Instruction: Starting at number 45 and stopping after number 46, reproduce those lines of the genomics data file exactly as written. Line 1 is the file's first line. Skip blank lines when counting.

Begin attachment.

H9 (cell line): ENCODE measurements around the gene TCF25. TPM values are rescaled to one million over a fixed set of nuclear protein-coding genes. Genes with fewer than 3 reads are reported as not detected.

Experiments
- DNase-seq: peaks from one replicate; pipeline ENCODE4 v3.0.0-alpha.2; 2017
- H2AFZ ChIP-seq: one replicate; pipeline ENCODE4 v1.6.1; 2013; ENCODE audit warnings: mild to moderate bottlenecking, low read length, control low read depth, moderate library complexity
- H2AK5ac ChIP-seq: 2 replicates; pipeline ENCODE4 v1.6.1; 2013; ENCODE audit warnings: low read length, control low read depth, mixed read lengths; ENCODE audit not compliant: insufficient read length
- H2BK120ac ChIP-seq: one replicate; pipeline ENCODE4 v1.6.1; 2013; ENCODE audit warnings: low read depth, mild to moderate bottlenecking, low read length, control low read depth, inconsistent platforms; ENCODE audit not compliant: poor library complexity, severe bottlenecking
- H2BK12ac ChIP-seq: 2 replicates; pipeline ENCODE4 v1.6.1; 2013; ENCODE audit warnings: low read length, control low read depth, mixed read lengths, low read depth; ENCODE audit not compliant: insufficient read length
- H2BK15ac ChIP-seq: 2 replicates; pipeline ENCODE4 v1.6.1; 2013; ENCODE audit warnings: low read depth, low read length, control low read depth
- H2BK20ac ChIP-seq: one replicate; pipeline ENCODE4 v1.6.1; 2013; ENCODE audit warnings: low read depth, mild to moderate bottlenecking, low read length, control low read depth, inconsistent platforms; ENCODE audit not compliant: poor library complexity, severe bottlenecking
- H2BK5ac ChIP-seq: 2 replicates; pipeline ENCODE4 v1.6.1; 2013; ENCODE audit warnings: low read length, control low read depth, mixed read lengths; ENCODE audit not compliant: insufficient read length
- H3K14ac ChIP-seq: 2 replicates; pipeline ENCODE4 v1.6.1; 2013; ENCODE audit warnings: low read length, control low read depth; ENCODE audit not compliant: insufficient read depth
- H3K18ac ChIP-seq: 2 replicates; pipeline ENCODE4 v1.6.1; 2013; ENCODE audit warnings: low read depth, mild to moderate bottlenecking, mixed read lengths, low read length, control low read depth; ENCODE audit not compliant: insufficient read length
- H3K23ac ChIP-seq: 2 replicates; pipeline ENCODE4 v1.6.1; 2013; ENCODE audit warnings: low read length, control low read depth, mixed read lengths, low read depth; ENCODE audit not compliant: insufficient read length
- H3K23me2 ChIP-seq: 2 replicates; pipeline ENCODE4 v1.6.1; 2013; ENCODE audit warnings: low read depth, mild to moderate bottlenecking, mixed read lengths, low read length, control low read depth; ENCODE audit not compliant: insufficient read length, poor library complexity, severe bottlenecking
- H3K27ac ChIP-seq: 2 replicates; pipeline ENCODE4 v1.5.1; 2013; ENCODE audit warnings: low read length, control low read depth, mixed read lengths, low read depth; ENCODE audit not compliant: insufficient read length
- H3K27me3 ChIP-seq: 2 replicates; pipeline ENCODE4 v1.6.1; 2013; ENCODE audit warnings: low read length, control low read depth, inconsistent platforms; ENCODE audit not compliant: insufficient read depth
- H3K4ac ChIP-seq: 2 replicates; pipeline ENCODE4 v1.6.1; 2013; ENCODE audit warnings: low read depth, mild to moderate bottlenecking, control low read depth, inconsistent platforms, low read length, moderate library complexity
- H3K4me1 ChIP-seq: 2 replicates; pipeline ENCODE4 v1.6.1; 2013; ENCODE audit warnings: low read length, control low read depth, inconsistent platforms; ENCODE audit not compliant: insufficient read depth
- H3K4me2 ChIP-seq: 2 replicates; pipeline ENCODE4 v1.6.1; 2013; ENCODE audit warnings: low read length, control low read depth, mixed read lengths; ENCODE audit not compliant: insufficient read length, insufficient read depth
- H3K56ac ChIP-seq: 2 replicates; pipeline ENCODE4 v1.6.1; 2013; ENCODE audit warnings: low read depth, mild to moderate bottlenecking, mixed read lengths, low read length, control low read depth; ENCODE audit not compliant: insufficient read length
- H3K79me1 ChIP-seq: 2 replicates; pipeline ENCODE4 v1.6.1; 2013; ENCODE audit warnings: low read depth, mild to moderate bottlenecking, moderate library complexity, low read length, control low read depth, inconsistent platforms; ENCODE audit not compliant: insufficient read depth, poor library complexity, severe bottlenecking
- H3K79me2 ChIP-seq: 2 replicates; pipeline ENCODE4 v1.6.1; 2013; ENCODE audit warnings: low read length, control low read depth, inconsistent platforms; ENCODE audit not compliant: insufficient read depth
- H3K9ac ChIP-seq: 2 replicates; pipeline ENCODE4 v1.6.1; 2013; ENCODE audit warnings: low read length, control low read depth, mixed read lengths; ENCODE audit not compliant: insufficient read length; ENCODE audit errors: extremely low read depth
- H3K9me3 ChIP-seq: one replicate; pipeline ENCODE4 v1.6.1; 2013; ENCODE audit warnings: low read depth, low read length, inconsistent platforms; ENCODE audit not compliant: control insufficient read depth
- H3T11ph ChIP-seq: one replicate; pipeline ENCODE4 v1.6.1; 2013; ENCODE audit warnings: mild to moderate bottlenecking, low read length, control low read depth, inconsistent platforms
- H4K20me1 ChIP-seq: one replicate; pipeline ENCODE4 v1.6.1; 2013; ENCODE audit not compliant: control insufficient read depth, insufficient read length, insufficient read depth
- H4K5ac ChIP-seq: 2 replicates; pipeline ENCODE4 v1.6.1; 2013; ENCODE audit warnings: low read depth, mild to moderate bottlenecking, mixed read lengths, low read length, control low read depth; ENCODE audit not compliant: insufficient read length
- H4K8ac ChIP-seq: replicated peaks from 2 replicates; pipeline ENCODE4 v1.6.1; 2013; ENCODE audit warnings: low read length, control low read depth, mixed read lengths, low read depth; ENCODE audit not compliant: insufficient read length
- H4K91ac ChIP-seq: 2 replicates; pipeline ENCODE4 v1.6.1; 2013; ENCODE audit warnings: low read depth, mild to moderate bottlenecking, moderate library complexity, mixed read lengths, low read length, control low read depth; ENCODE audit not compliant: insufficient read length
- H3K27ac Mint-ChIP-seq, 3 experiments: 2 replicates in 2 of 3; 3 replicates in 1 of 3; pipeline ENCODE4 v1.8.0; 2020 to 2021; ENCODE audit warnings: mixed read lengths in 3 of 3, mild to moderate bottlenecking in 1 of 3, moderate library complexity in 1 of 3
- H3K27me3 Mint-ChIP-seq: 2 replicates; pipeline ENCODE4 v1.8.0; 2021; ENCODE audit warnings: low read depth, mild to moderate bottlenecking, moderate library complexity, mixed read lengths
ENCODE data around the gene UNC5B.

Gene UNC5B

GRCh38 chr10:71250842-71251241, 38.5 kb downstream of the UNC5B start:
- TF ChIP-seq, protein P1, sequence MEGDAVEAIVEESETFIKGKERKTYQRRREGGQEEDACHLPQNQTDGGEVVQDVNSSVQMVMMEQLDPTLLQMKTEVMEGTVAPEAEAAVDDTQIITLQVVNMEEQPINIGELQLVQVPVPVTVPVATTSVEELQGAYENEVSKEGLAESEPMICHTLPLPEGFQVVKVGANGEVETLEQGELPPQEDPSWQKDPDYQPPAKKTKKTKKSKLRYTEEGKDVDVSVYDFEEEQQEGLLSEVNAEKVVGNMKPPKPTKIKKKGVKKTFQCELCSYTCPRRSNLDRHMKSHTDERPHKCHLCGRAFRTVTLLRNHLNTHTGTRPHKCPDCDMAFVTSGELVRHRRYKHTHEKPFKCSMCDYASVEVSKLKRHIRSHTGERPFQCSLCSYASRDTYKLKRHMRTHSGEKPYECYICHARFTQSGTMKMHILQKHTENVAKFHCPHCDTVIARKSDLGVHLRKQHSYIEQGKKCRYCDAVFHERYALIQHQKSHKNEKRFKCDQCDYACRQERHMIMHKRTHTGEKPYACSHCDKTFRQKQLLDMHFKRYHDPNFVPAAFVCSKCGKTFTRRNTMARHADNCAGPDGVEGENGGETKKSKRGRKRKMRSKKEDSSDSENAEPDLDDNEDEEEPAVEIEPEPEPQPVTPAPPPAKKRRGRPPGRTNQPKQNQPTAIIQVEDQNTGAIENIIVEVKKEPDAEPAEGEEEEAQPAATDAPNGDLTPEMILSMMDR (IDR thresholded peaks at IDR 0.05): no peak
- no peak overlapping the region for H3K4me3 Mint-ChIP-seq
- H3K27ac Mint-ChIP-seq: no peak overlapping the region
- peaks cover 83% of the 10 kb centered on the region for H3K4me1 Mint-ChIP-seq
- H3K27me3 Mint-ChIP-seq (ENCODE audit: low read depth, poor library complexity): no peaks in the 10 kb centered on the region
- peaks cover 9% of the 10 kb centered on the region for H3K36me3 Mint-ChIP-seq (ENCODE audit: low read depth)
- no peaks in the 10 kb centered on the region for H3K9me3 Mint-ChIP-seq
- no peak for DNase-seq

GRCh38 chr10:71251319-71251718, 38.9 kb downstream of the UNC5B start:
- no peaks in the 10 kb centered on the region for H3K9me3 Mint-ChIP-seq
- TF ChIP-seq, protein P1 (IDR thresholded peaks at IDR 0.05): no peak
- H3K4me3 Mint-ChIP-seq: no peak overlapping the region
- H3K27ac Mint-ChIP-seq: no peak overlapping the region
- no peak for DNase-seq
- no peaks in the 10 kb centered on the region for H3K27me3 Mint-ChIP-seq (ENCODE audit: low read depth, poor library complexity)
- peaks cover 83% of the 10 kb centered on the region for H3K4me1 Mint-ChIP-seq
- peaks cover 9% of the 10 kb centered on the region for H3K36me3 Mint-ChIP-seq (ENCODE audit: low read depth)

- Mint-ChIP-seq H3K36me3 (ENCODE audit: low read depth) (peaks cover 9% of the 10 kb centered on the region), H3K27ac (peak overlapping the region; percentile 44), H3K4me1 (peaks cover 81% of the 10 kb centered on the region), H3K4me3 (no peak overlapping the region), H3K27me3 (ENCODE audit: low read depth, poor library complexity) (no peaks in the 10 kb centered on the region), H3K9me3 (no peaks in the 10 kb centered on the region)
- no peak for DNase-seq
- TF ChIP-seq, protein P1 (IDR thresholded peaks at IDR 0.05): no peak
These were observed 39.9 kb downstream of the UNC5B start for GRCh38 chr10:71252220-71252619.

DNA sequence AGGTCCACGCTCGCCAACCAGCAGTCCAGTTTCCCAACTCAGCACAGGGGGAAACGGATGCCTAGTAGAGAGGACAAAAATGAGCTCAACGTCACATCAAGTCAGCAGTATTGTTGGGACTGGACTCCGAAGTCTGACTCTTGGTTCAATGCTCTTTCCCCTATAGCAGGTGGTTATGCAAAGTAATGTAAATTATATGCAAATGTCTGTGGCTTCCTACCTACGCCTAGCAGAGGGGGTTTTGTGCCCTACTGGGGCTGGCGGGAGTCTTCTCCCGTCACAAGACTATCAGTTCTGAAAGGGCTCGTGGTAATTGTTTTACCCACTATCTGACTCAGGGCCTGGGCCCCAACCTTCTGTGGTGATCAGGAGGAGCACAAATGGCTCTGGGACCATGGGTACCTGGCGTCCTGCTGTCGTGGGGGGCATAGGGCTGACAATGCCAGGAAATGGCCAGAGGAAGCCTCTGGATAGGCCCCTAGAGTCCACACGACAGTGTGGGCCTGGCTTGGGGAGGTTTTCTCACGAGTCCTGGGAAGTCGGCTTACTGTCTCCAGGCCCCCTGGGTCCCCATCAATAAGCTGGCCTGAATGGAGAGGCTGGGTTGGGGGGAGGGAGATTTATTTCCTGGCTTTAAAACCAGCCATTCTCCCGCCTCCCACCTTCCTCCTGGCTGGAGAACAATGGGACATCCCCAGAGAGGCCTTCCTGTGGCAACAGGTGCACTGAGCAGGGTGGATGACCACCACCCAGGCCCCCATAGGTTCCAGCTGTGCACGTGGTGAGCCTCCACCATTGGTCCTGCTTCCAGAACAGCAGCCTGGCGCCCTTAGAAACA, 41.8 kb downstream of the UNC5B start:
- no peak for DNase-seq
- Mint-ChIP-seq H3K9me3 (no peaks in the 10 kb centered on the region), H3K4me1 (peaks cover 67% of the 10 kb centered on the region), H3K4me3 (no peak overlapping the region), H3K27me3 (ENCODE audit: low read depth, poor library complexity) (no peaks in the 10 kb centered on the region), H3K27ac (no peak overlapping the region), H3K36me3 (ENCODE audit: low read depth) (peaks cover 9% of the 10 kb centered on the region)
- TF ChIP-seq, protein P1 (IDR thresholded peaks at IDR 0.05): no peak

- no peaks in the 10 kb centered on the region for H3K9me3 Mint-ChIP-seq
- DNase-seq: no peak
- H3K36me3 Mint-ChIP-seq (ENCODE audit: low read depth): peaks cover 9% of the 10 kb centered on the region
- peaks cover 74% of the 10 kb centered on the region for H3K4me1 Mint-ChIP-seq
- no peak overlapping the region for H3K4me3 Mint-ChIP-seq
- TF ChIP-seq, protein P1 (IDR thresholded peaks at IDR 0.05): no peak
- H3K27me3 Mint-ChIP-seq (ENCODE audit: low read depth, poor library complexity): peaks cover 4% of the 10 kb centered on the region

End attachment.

- TF ChIP-seq, protein P1 (IDR thresholded peaks at IDR 0.05): no peak
- H3K4me3 Mint-ChIP-seq: no peak overlapping the region